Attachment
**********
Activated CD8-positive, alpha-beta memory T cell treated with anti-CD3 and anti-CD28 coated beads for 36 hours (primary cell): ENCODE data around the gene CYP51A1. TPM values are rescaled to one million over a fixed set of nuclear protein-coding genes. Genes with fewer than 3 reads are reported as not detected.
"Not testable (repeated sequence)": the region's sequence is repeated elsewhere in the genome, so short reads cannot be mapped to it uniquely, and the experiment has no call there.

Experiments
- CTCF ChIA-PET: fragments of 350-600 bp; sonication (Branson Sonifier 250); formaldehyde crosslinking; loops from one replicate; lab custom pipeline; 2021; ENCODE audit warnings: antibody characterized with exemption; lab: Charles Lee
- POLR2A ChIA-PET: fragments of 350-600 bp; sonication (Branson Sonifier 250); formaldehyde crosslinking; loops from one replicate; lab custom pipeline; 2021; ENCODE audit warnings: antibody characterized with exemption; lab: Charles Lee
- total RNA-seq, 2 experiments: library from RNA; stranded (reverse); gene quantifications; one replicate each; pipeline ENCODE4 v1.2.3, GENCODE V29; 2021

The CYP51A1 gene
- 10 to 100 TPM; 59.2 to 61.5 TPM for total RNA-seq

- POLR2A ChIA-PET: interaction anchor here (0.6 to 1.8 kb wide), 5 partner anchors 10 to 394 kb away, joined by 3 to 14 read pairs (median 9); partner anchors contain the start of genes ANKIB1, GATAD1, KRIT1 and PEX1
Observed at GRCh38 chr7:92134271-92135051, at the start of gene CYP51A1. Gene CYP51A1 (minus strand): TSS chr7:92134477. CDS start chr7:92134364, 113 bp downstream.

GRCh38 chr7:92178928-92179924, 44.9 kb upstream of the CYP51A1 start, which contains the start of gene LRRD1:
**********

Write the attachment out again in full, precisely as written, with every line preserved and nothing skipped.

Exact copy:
Activated CD8-positive, alpha-beta memory T cell treated with anti-CD3 and anti-CD28 coated beads for 36 hours (primary cell): ENCODE data around the gene CYP51A1. TPM values are rescaled to one million over a fixed set of nuclear protein-coding genes. Genes with fewer than 3 reads are reported as not detected.
"Not testable (repeated sequence)": the region's sequence is repeated elsewhere in the genome, so short reads cannot be mapped to it uniquely, and the experiment has no call there.

Experiments
- CTCF ChIA-PET: fragments of 350-600 bp; sonication (Branson Sonifier 250); formaldehyde crosslinking; loops from one replicate; lab custom pipeline; 2021; ENCODE audit warnings: antibody characterized with exemption; lab: Charles Lee
- POLR2A ChIA-PET: fragments of 350-600 bp; sonication (Branson Sonifier 250); formaldehyde crosslinking; loops from one replicate; lab custom pipeline; 2021; ENCODE audit warnings: antibody characterized with exemption; lab: Charles Lee
- total RNA-seq, 2 experiments: library from RNA; stranded (reverse); gene quantifications; one replicate each; pipeline ENCODE4 v1.2.3, GENCODE V29; 2021

The CYP51A1 gene
- 10 to 100 TPM; 59.2 to 61.5 TPM for total RNA-seq

- POLR2A ChIA-PET: interaction anchor here (0.6 to 1.8 kb wide), 5 partner anchors 10 to 394 kb away, joined by 3 to 14 read pairs (median 9); partner anchors contain the start of genes ANKIB1, GATAD1, KRIT1 and PEX1
Observed at GRCh38 chr7:92134271-92135051, at the start of gene CYP51A1. Gene CYP51A1 (minus strand): TSS chr7:92134477. CDS start chr7:92134364, 113 bp downstream.

GRCh38 chr7:92178928-92179924, 44.9 kb upstream of the CYP51A1 start, which contains the start of gene LRRD1: